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whats the best way of laying solid wood flooring like Oak on a concrete base?

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The best way I have found is to lay down a layer of asphalt felt and then screw down some 5/8" plywood. I have done this many times. If the floor is up and down put some ashphalt shingles in the low spots before laying plywood. Use Tapcons to screw the floor down.
bob

10 Responses to “whats the best way of laying solid wood flooring like Oak on a concrete base?”

  1. taketwo Says:

    Use good glue
    References :

  2. stevensontj Says:

    1. Take off the skirting boards.
    2. Clean the floor and get rid of any lumps.
    3. Cover the floor in a felt liner to add a cushion / heat barrier
    4. Lay the floor with a 1cm spacer all the way round for expansion.
    5. remove spacers.
    6. replace skirting.

    When I did mine I completely screwed it up but not following this simple plan. Doh!
    References :

  3. Nascarguy Says:

    You will need to use an under lament. This will prevent moisture from warping the wood, or causing the wood to swell. You will need to leave a space of approximately a half an inch around the base of floor and walls, you can cover that with a nice wall base board. Good luck.
    References :

  4. chrisbell3 Says:

    Follow all the good advice given on here…and…check out this site for lots of good DIY stuff.

    http://www.diydoctor.org.uk/home.htm
    References :

  5. norman7774 Says:

    One must be very careful on this.. the cement, of course, must be completely dry.. the wood to be used should be acclimated to the t emperature of the room, etc and above all.. MOISTURE from the floor to the wood must be controlled…… I could write a lot on this subject but rather than do so.. I strongly recommend that you go to this website and STUDY it carefully..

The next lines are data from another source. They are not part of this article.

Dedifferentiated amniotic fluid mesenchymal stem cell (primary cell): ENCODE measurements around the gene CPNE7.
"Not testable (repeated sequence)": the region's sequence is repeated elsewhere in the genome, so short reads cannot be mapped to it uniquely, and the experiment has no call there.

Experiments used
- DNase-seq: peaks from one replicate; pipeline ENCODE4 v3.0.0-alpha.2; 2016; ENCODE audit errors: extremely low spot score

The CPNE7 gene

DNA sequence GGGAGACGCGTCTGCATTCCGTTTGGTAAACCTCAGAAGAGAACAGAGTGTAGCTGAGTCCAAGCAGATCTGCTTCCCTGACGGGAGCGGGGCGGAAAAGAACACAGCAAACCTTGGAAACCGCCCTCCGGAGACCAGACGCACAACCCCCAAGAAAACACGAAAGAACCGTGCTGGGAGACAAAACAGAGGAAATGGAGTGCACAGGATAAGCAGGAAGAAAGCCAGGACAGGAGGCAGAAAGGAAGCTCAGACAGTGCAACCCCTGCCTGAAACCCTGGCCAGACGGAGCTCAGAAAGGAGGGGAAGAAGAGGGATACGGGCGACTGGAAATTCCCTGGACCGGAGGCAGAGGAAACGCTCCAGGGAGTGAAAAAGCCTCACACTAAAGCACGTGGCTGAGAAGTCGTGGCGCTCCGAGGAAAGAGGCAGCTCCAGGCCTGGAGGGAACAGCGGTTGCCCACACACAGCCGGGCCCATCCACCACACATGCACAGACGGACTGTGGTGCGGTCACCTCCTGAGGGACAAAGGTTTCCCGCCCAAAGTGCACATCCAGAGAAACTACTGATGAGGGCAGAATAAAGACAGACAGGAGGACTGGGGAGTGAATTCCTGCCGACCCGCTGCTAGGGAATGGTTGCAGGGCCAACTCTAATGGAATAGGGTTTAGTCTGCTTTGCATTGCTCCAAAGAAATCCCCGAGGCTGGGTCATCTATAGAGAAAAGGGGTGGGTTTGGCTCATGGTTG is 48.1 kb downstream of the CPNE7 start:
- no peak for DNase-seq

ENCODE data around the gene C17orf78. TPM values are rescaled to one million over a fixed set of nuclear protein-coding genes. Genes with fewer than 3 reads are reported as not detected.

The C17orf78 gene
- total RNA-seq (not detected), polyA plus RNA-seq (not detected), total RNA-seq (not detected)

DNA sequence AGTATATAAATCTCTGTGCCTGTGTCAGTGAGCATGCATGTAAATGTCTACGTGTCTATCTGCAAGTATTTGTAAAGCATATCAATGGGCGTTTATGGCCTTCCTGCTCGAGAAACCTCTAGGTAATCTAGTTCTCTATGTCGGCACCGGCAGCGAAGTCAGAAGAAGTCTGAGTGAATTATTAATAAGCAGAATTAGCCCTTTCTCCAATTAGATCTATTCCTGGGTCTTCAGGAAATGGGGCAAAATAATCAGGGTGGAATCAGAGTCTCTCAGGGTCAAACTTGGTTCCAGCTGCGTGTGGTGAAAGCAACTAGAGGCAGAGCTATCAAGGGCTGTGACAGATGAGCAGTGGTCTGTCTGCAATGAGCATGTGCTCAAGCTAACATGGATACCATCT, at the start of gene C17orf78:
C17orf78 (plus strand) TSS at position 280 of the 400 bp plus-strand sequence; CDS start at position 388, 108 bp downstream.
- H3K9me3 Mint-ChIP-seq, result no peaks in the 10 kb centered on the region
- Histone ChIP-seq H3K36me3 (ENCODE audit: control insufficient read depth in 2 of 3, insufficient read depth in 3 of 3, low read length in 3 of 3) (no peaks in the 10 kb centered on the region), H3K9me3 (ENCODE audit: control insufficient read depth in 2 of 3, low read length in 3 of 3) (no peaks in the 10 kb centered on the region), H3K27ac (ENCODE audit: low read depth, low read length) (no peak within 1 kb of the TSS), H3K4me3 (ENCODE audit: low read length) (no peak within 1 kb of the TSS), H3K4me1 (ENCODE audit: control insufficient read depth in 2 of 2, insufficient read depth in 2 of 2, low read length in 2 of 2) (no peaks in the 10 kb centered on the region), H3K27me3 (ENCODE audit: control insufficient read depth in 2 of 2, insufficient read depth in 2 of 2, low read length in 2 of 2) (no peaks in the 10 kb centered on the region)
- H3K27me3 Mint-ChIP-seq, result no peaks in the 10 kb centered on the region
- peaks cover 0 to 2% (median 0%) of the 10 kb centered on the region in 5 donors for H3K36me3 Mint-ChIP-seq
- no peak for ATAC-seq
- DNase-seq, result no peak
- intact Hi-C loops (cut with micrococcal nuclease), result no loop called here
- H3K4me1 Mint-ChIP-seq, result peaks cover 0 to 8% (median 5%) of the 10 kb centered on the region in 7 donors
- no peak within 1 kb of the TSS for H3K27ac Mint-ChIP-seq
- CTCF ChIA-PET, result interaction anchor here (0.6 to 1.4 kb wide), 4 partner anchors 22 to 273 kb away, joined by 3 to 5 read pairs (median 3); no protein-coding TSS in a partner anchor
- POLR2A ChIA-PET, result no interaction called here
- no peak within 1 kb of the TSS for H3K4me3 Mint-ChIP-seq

http://www.primatech.ca/tn/tips2.htm
    References :

  6. Ty Says:

    you really really shouldn’t. you will void the manufactures warranty. If you don’t care then by all means go ahead. use a hardwood glue. they sell this where u bought your hardwood. A friend of mine has done this and so far it looks great, but then he also put in floor heating as well( dries out the wood too quickly), I mentioned to him that this was apoor choice, but he doesn’t care. Too much $$ in is pocket I guess, lol. There is a hardwood for concrete floors its called universal hardwood. its hardwood laminated onto plywood. so the plywood in on the floor and not the hardwood. You can either get this flooring to float like laminate or glue it down directly to the floor. Remember to use the manufactures suggestion for the glue if your going this route. If anything happens to the floor the manufacture can easily say its the glue and your SOL.
    References :
    Flooring Specialist for Home Depot

  7. DidacticRogue Says:

    Laying a wood floor over concrete can be tricky. The biggest potential problem is often the concrete itself.

    Concrete is a good conduit for moisture, and moisture is the sworn enemy of wood flooring. The most important thing is to make sure the concrete is as well sealed as possible. You need some kind of moisture barrier to make sure any moisture from underneath or the sides of the slab does not make it to the underside of your flooring. There are sealers which do a good job of this, but exterior moisture is not the only problem. Concrete is also a poor insulator – meaning that the coolness of the earth beneath it (usually a temperature in the 55 degree F range) is transferred into the living space above. Besides the issue of comfort, this also means that any moisture (humidity) in the conditioned space tends to condense on the cooler concrete, where it will seek out the proximate wood.

    The third consideration is the quality of the concrete floor itself. Wood flooring requires a flat, level surface for a successful installation. Many concrete floors are not poured well enough to provide a true, flat base.